Pasta served to please: Dishes varied, culturally influenced, flavorful

I’m not going to lie. It was 9 pm on a Sunday and I had one of those, “Oh no! I need to have a review for this week!” moments. Thankfully, Google is a more than adequate replacement for foresight; in 0.32 seconds I was back in business.

So I hop in my car and cross my fingers that: a) the restaurant didn’t close down and the website was just left up for grins and giggles and b) the Google directions aren’t for Albany, Calif. (Funny story—there’s an Albany in California too.They have some great restaurants, but the commute is hell.)

Those obstacles aside, there’s still a decent selection of restaurants in the area that make for a “unique” dining experience. Take this week’s subject. It seems they were formerly called Nothing but Noodles, but deciding this just didn’t convey the right level of class, changed their name to The Pasta Factory. Legal action is sure to be pending.

Adequately conveying the feel of this restaurant is a bit tricky. I give them credit: they are original. It’s like they took a Panera and then used the wait staff and cooks from Olive Garden. You enter and order food like an upper-class fast- food restaurant. Then you order fountain drinks and you get actual glasses. Then you see that they have actual silverware instead of plastic forks and knives. Then they bring your food out to you on actual plates. It’s like it’s an actual restaurant, and the saddest thing is that for $9.99 a meal, it’s like you are eating at Olive Garden. Now before Olive Garden sues me for libel, I should mention that the Olive Garden does have a more extensive menu and a casual sit-down atmosphere. (Please don’t sue.) Incidentally, The Pasta Factory does have wine and domestic and imported beer. I guess it’s a tie.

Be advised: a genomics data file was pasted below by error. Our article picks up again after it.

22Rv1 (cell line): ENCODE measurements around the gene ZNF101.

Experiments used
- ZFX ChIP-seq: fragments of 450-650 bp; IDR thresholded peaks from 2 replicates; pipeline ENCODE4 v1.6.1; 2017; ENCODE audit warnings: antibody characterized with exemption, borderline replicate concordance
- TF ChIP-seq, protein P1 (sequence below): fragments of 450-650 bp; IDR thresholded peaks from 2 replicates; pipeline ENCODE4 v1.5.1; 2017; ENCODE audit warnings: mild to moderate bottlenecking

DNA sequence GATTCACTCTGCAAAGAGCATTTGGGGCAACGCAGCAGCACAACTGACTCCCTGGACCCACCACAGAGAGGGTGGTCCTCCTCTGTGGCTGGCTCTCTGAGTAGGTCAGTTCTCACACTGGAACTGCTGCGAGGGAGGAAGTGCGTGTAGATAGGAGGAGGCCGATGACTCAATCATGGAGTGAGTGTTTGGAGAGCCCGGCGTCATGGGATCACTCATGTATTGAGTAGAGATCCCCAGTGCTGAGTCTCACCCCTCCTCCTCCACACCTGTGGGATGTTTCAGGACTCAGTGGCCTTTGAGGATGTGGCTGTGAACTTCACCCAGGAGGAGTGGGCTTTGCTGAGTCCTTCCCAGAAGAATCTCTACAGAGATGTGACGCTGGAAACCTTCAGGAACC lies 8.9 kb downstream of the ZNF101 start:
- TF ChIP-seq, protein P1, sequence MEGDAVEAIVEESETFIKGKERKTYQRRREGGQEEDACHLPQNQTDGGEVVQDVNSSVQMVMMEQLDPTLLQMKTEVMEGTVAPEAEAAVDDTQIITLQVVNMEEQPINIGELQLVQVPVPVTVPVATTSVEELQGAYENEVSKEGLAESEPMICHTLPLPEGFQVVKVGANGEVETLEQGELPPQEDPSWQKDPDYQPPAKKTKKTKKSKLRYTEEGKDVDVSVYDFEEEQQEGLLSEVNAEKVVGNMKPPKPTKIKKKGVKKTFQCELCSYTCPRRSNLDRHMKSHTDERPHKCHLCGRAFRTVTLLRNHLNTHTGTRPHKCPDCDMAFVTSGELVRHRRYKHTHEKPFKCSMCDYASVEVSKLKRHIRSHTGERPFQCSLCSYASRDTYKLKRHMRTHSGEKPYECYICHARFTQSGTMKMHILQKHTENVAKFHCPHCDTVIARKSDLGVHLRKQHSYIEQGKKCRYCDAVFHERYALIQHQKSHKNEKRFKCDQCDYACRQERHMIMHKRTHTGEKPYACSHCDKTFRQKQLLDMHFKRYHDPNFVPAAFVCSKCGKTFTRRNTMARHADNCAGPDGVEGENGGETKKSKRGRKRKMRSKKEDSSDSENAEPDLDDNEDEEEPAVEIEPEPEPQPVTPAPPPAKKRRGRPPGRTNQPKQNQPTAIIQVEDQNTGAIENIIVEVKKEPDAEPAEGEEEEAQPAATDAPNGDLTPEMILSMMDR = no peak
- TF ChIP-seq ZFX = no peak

As their name would suggest, almost all of their entrées include pasta, and the menu is divided into Italian, American, Asian, and specialty entrées. Their impressive selection of classical and Avanti-garde dishes include shrimp scampi, beef stroganoff, Thai peanut, and basil, pesto, to name a few. The entrees cost between $6–10, but they have a great deal where you can select an appetizer, an entrée, and a dessert for a flat $9.99. The selection for the deal is a little limited, but it’s a good price, especially considering the quality, and very filling.

The bruschetta was served in amazing fashion on a long fancy platter, drizzled with a flourish of vinaigrette sauce. The basil and tomatoes were extremely fresh and they grated parmesan to top it off. The bread was a little crunchy, and I like to have more garlic in my bruschetta, but overall it was a very solid presentation of bruschetta, especially for a fast-food restaurant. The spinach con queso was amazing. Although you wouldn’t think that the spinach in cheese would work well, it was thick, spicy, and very filling.

The penne napoli was presented in just as fancy a fashion as the bruschetta, and garnished with loads of fresh parmesan cheese. The pasta was cooked perfectly and the sauce was spiced with a hint of basil and pepper clearly present against the cheeses and tomato sauce.

I also sampled the barbecue chicken salad. I know when I say barbecue chicken salad that you’re probably envisioning lettuce with a little onions, tomatoes, possibly some peppers, and then a few strips of barbecue chicken, right? Well, this salad was so loaded with onions, tomatoes, black beans, corn, roasted red pepper, and spiced grilled chicken that there was barely any room left for the lettuce.

Overall, a unique experience. For the price, it was a fantastic meal, and the quality took me by surprise. It was a chance at a real meal with a sit-down feel without paying the price. It’s a little out of the way, which is a shame, but worth trying, especially if pasta is your thing.